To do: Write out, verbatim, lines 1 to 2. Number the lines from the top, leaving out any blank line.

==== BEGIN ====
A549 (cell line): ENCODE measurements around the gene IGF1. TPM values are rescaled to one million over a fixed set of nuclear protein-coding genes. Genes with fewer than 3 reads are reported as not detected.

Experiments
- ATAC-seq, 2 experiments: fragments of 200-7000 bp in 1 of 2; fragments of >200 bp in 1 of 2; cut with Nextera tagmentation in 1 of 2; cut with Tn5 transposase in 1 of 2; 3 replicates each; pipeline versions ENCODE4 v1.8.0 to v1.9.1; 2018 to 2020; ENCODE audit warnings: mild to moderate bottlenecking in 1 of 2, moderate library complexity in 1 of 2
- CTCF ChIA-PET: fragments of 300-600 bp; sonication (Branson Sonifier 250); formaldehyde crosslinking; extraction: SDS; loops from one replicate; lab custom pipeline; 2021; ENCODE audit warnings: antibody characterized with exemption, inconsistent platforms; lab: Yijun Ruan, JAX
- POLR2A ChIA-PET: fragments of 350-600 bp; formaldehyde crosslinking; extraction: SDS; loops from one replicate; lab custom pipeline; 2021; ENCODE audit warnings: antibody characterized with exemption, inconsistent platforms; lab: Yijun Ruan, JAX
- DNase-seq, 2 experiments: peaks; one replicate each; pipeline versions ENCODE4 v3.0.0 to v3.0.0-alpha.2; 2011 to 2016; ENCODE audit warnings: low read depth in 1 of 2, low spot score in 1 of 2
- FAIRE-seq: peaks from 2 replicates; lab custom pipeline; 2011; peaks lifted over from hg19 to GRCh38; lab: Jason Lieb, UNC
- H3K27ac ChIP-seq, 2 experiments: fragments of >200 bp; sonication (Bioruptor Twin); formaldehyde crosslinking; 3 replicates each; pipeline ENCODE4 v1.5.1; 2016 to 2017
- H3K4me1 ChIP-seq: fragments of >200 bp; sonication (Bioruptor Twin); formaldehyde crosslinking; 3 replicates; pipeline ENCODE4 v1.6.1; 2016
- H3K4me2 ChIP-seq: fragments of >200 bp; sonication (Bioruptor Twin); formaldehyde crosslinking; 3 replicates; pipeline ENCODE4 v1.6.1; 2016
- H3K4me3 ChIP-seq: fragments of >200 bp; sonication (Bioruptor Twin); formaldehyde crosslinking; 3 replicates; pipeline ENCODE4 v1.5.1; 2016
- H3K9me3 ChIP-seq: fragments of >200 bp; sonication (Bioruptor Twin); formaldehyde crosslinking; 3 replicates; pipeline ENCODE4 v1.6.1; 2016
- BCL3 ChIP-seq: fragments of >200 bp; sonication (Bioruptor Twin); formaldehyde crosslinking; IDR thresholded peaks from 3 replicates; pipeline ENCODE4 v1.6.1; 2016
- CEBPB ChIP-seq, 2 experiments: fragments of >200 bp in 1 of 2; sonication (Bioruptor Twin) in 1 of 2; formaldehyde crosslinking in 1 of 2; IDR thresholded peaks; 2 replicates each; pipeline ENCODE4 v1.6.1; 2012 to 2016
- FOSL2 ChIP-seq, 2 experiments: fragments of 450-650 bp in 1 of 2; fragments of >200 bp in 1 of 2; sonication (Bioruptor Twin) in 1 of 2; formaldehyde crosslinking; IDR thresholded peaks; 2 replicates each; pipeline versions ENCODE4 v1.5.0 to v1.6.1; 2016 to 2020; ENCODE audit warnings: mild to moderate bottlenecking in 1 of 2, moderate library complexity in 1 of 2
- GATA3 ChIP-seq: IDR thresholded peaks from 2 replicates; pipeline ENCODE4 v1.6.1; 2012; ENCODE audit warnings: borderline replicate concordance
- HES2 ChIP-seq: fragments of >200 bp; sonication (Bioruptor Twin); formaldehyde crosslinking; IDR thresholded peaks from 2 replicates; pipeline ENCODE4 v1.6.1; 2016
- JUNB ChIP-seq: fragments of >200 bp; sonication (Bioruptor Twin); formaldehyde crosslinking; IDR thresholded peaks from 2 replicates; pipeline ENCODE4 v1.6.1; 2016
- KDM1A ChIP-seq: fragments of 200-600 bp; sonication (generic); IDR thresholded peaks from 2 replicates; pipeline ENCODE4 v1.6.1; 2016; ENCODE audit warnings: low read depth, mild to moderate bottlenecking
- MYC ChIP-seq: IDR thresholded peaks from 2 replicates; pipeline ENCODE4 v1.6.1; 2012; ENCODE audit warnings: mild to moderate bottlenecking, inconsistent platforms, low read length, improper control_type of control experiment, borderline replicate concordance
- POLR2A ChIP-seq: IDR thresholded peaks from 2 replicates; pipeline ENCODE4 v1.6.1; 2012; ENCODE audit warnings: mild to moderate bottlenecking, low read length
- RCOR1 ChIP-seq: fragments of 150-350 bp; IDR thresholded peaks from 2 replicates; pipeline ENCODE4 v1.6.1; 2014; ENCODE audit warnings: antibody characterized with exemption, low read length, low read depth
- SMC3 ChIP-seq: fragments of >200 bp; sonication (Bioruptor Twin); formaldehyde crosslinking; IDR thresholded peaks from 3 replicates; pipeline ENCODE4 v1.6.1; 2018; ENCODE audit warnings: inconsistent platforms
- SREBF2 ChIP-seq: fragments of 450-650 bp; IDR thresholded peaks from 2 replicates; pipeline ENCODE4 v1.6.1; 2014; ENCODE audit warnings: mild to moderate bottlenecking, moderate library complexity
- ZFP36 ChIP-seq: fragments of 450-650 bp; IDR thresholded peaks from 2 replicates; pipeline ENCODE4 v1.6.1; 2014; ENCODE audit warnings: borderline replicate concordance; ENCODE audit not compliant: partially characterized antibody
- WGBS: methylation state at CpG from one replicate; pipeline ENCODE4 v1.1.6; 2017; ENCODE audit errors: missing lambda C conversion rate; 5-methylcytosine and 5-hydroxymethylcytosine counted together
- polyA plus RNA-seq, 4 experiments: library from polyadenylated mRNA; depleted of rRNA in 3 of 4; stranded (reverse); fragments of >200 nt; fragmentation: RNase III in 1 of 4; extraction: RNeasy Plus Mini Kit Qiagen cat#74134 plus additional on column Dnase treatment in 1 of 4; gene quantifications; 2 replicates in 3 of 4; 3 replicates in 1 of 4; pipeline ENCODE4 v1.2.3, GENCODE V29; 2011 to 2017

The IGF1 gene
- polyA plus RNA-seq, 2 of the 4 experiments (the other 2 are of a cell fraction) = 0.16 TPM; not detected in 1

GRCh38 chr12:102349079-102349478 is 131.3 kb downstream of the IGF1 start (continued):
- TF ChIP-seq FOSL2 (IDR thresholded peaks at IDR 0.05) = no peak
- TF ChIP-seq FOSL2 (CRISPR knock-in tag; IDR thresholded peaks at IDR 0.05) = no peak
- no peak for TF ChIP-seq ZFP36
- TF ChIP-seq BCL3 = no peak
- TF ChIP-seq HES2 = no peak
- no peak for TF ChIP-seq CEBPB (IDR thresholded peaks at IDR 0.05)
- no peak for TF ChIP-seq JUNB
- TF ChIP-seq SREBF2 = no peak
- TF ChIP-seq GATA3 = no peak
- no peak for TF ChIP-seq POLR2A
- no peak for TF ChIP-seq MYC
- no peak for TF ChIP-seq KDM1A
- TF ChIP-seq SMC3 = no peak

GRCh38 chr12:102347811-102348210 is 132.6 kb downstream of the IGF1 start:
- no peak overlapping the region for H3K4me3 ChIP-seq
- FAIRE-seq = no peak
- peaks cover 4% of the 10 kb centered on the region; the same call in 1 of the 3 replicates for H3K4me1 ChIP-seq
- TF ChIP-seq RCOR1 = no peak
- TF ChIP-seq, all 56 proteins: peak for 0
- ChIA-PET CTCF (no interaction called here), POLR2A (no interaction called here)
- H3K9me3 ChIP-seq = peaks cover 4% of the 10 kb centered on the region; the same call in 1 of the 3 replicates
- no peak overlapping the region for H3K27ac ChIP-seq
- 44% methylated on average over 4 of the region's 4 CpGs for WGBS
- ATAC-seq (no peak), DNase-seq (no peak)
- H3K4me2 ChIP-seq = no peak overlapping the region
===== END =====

A549 (cell line): ENCODE measurements around the gene IGF1. TPM values are rescaled to one million over a fixed set of nuclear protein-coding genes. Genes with fewer than 3 reads are reported as not detected.

Experiments